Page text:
Mark Fields, view the company’s COO is short of an official announcement, the known new heir to Alan Mulally’s CEO position. So, let’s get to know him a little.
Fields, although only 53 years old, has been working and growing with Ford for the last 25 years – groomed to lead. The company confined in him at the age of 39, in 2000, when he was put in charge of Mazda as CEO. He led an almost incredible turnaround there and nine years ago he was moved in charge of Ford’s American operations.
Here, after record losses and as the company almost hit bankruptcy just like General Motors or Chrysler did, he embarked on a huge repair job – aided by some of its Mazda executives.
“He’s matured in front of the camera, almost like a child actor,” said Jim Press, a senior Toyota executive when Fields was leading Mazda. “He was very well thought of in Japan, in his 30s, running Mazda.”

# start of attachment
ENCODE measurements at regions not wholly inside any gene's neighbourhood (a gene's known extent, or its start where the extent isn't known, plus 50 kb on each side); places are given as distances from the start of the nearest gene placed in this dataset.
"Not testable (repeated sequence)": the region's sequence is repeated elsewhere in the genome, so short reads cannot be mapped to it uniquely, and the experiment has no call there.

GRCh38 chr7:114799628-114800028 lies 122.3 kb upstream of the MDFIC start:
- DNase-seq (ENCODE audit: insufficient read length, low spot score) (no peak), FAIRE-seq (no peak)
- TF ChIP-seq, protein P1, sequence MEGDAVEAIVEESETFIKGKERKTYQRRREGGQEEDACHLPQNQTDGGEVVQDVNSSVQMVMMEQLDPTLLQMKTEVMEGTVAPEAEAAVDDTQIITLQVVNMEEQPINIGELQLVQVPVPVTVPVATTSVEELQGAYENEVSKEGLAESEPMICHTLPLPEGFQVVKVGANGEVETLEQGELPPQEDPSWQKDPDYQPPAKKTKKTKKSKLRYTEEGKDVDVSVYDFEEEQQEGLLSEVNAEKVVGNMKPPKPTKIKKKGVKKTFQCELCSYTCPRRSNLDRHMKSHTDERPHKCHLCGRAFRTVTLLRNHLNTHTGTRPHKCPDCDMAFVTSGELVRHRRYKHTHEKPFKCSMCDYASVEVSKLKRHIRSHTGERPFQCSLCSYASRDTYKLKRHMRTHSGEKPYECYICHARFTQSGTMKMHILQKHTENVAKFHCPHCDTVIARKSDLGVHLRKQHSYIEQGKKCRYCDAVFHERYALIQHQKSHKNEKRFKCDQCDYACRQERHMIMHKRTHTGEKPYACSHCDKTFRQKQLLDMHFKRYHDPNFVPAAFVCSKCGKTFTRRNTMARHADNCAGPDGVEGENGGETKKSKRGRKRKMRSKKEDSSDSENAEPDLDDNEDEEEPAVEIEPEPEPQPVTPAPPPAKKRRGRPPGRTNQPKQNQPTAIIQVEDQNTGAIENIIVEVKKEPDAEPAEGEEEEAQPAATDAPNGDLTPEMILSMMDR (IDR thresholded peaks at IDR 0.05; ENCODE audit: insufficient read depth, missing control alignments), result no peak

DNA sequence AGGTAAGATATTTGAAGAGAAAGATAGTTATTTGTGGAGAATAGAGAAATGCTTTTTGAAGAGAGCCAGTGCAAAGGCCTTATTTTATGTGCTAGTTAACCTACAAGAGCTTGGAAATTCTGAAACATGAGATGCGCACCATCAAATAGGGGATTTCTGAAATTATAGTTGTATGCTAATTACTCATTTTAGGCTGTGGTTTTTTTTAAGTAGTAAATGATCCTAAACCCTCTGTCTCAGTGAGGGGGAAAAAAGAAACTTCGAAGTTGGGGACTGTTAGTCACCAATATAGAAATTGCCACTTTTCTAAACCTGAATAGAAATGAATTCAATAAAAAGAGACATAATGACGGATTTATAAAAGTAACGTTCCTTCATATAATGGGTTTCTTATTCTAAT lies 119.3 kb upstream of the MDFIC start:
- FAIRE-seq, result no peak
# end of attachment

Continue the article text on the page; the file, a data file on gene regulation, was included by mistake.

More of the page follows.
“He’s always had a quick wit and charm and a lot of energy, but he’s been so tempered by the ups and downs,” said Jeffrey Sonnenfeld, associate dean of the Yale University, who taught Fields as a graduate student at Harvard Business School. “Going through that period and living with the consequences gave him a certain humility.”
Now, as he’s preparing to gain full control from the top position within the company, Fields will rule an automaker in its prime. The North American operations had in the last years profit margins of 10% and achieved a record $8.78 billion operational profit in 2013.
Also, the European operation is on track to stop losing money by 2015, while China, the world’s largest auto market sees the US carmaker as the highest rising foreign automaker – even surpassing world’s No.1 – Toyota.